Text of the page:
Subduction zones are plate margins where one tectonic plate 'subducts' or is thrust beneath another plate. These zones produce most of the seismicity on Earth. The zones can be complex, producing earthquakes at the interface or 'megathrust' fault between the plates, in the downgoing plate or 'slab', and in the deforming region at the margin of the upper, overriding plate. For hazard models produced by the GEM Secretariat, the plate interface and the subducting slab are characterized and modeled with subduction-specific tools we have developed alongside our modeling efforts, while the deformation within the upper plate is modeled as part of the active shallow crust.
Among PSHA models, various source model approaches are used to model interface seismicity. Models produced by GEM use OpenQuake complex faults (surfaces with complex geometry) to account for subduction interface seismicity, and float all possible ruptures within specified magnitude limits and have a given rupture aspect ratio across the meshed surface. In some cases, we segment the surfaces along-strike to define firm barriers to rupture or capture changes in subduction characteristics. We use two predominant approaches to compute magnitude-frequency distributions (MFDs) and maximum magnitudes of the interface segments. Both use recorded instrumental (and sometimes historical) seismicity that can be attributed to the respective interface segment (classified using the methodolgy described here, fitting a Gutenberg-Richter (a negative exponential) distribution to the seismicity. One approach also includes a characteristic component, computed from the area of the interface surface, the local convergence rate, and the degree of seismic locking (a seismic coupling coefficient). MFD construction is explained in detail here.
Hazard models built by the GEM Secretariat account for intraslab seismicity using non-parametric ruptures (sources with predefined geometry) that fit within a slab volume of uniform thickness. The ruptures correspond to virtual faults within a meshed approximation of the slab volume, and forces ruptures to fit within the slab. Like the interface, the slab volume can be segmented, however here, boundaries only seldom indicate barrier to rupture (such as at a slab tear) and are more commonly used to reflect change in seismicity rate. For each slab segment, we compute a single Gutenberg-Richter MFD from the slab segment subcatalogues produced during tectonic classification, assuming constant rates throughout each segment. Currently, moment rates are distributed uniformly among the computed ruptures, but future development will include a smoothing component.
The Subduction Toolkit: building the geometry of the interface surface and slab
Alongside the PSHA models that incorporate subduction zones, GEM has developed the Subduction Toolkit, which uses an interactive workflow to build the subdction interface and slab top geometry, an integral step in producing the subduction source model.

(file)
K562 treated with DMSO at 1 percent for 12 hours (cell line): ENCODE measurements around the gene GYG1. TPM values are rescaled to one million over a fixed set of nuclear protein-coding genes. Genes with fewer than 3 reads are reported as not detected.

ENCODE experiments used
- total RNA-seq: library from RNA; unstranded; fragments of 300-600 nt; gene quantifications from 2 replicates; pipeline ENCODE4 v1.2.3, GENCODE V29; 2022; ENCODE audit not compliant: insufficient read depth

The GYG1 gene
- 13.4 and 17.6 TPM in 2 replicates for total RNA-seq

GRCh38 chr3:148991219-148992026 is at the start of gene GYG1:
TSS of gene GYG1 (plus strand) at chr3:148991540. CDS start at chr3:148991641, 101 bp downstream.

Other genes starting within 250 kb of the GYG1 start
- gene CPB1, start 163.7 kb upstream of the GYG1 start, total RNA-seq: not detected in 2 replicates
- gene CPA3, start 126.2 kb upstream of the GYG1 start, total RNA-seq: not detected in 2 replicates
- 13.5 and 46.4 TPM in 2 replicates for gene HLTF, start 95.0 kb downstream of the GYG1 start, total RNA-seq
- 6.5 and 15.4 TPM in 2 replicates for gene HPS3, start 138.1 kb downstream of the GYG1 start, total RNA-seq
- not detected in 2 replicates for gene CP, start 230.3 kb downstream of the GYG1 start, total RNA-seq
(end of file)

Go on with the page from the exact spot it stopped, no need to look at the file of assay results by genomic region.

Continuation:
The subduction geometries are based on trench axes from the GEM Active Faults Database along with several geophysical datasets and models. The toolkit projects swaths of geophysical data onto cross sections along a trench axis, which are used to guide depth picking for the interface and slab upper surface. These depth profiles are then stitched together to form OpenQuake complex fault surfaces, which are used as reference frames for catalogue tectonic classification, and for defining subduction source geometry (described above).
The data plotted on the cross sections is meant to illuminate the subsurface subduction structures and tectonic processes that contribute to seismic hazard. The most commonly used data include:
- hypocenters from ISC-GEM catalogue (Weatherill et al., 2016)
- centroid moment tensors (CMTs) from the Global CMT project (Dziewonski et al., 1981; Ekstrom et al., 2012)
- Moho depth estimates from Lithos1.0 (Pasyanos et al., 2014) and Crust1.0 (Laske et al., 2013)
- Slab depth estimates from Slab1.0 (Hayes et al., 2011) and Slab2.0 (Hayes et al., 2018)
- Shuttle Radar Topography Mission (SRTM) topography (Farr, 2007)
- General Bathymetric Charts of the Ocean (GEBCO) bathymetry (Weatherall et al., 2015)
- Volcano locations
Figure 1: Example cross section of a subduction zone from the Philippines
Initially, the cross sections are automatically generated at a specified increment along the trench axis that balances data density with resolution, with azimuths perpendicular the trench. The cross section origins and azimuths can then be adjusted manually, and additional cross sections added where necessary.
The final depth profiles (or a subset) are stitched together to form an OpenQuake complex fault surface. The Toolkit allows for the full extent of the profiles to be considered in subsequent steps, or a depth range can be defined. We use these capability to separate the subduction interface from the deeper slab, and to segment the surfaces along strike (see above).
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